They say time heals all wounds. He has waited sixty years for that to happen. Going on a work trip to Denver rips open that old wound, but maybe that old hotel full of memories is just what he needs to finally be able to move forward.
Denver had changed a lot since the last time he’d been there. It was still a flat city with mountains behind the now much taller buildings, though. Sixty years or there about. That was how long it had been since he’d set foot in Denver.
A smile tugged as he thought of not having gone alone back then. He’d had Alexander Christian, or Xander, with him. They’d been traveling salesmen who worked for the same sales manager, and because their products were so compatible, they stayed close and increased their sales. He’d sold leather journals while Xander had sold ink and fountain pens. Even nibs.
They’d traveled most places by train. All that waiting around had given them plenty of time to talk. And to grow close. Xander had been his lover at the time, and he’d been one of only a handful in the world who knew that Aaron Baker had not been his real name. He’d also known that Aaron Baker was a thousand years old.
Times had changed since then. People rarely used fountain pens or bought leather journals with quality paper suitable for ink, so when Aaron Baker’s timeline ended in nineteen seventy-two, so did that profession. Now he was a traveling IT trouble sniper. The pun made him snort. He hadn’t come up with the phrase—some acne infected teenager with a goofy grin and baggy pants had said that when he’d waltzed in from the street to take care of the store’s broken-down computer system. He’d liked the ring to it, so he’d added it to his website, where he sold his services as a computer expert and unique software developer.
Looking around the streets as he walked from the station, he didn’t recognize much. Not at first. Once his memory filtered out the layers of progress, he began to recognize more and more. If he was correct, then the hotel he and Xander had stayed at had been just down the next street. As he made it to the intersection, he stopped short when the building was still there, and it was still open for business.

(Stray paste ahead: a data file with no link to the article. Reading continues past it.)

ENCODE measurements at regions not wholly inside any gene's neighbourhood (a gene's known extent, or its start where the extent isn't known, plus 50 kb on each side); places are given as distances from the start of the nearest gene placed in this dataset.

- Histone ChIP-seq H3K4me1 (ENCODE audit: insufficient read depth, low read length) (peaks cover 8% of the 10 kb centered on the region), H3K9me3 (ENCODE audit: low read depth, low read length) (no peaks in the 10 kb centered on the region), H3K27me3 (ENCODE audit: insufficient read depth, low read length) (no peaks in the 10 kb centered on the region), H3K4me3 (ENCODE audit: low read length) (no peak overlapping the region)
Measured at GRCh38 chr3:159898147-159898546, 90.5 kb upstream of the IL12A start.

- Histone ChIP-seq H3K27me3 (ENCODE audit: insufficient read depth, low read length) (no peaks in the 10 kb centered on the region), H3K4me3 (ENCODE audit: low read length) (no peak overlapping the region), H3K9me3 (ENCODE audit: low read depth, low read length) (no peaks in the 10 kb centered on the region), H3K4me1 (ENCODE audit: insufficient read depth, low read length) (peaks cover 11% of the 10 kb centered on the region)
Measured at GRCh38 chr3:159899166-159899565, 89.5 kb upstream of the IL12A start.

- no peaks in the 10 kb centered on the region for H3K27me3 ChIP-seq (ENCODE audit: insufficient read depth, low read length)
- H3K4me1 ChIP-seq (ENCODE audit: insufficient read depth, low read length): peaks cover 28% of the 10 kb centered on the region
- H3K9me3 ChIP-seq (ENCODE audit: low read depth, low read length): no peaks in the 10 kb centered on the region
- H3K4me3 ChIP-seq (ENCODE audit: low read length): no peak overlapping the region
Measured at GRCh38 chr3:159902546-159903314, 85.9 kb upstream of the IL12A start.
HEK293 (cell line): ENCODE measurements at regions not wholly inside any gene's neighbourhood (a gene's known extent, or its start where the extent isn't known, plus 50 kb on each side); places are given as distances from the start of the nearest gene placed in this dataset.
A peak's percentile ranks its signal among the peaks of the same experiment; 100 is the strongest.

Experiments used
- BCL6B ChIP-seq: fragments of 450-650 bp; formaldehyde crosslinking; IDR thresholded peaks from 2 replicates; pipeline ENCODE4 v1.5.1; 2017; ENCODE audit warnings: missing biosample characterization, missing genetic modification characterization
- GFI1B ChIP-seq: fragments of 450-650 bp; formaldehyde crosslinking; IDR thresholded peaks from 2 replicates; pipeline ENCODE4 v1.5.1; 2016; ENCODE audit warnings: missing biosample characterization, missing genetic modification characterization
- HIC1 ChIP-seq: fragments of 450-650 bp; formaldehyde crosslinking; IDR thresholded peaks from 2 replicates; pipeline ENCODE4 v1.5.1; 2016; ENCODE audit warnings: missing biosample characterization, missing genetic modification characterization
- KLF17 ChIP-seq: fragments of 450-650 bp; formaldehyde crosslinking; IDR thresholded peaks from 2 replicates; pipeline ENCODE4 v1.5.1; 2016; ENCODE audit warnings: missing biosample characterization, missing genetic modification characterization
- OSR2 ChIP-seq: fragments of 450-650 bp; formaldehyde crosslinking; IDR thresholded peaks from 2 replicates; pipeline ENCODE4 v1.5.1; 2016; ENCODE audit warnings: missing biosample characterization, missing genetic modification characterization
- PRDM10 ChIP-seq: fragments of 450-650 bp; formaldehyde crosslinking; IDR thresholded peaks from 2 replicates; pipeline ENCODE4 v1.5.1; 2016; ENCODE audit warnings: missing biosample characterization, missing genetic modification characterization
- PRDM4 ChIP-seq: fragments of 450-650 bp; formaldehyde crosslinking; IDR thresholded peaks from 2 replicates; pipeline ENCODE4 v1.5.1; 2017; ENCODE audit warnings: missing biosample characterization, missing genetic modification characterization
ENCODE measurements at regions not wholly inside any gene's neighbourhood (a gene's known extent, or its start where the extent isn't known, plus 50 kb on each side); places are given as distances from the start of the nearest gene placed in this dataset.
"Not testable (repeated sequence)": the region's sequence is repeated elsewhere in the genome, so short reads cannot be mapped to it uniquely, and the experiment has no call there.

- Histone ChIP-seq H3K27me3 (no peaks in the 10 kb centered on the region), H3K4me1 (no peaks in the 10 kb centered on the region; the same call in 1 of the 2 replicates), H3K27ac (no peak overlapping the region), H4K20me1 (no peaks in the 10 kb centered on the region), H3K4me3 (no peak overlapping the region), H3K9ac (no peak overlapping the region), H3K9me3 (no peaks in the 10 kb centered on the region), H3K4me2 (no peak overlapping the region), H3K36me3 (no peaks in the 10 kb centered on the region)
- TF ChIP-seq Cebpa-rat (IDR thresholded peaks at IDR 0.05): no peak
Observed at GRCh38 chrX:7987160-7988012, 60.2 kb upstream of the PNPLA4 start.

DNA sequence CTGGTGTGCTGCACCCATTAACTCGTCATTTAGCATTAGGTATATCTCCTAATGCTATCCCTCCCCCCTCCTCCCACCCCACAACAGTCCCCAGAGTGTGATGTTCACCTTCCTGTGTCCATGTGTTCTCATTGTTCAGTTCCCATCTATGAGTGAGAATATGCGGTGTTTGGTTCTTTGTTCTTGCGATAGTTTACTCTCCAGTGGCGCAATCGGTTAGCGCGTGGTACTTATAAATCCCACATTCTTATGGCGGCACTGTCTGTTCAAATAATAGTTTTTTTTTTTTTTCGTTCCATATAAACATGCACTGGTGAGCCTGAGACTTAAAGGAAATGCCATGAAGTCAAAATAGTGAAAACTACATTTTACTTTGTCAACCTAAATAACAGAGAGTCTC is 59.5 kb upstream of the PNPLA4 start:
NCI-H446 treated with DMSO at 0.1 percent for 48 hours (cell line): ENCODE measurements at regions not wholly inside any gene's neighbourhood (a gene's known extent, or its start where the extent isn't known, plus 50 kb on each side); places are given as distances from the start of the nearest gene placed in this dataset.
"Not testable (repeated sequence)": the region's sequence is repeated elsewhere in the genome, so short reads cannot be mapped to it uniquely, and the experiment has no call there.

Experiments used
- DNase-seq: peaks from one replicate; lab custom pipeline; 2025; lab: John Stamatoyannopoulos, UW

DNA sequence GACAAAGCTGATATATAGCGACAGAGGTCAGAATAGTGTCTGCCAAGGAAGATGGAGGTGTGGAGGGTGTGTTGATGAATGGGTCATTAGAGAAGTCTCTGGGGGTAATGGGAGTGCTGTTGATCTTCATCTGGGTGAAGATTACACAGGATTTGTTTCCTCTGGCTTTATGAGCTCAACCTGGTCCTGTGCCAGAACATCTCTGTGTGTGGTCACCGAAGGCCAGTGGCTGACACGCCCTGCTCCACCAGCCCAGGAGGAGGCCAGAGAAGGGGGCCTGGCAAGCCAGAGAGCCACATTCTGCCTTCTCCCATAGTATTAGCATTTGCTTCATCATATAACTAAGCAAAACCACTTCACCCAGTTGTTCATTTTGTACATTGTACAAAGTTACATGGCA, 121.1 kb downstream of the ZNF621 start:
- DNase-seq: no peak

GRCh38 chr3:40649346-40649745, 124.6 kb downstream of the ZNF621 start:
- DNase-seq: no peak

He wondered how much it had changed on the inside, because the exterior certainly had a touch-up or two. Back then, it had been a typical hotel for traveling salesmen, but now it seemed the historical aspects were tourist attractions. Having lived as long as he had, it wasn’t a first for him to see such monumental changes incongruously claiming to have stayed authentic.
Once he might even have felt old because he remembered historic buildings not even being there. But not anymore. He barely thought about it. Instead, he viewed his life in eras. Each era had a name attached to it. His current name had never been to Denver. But Aaron Baker had, with his lover Xander, and today he couldn’t shake Xander from his mind.
They’d been alone in the train car on their way there, he suddenly remembered. Xander had sat across from him, grinning that way he did when he’d come up with something stupid.
On a train headed to Denver, March 1956
“I spy with my little eye…”
“What? I’m not playing that,” Aaron said, staring at his silly travel companion.
“Because it’s childish.”
Xander lowered his voice while his eyes darkened a bit with lust.
Oh, man, those baby-blues got to Aaron every time.
“I think I remember you saying you love me because I’m childish sometimes.”
“No, I’m pretty sure I’ve said something along the lines of I love you despite you being childish sometimes.”
Xander sat back, stuck his nose in the clouds, and pouted. Now that Xander had already sent Aaron’s mind on baby-blue eyes, that full lower lip didn’t exactly help take his mind off what he definitely loved about the man.
“I spy with my little eye—”
“No!” Xander pointed at Aaron. “We’re not playing. You said that.” But his eyes twinkled.
“Come on,” Aaron teased. “I spy with my little eye, something that begins with P.”
“Inside or outside this room?”
“Hmm…” Xander stroked his chin. “A protrusion.”
“A what? Where?”
Xander leaned over again. “In my pants.”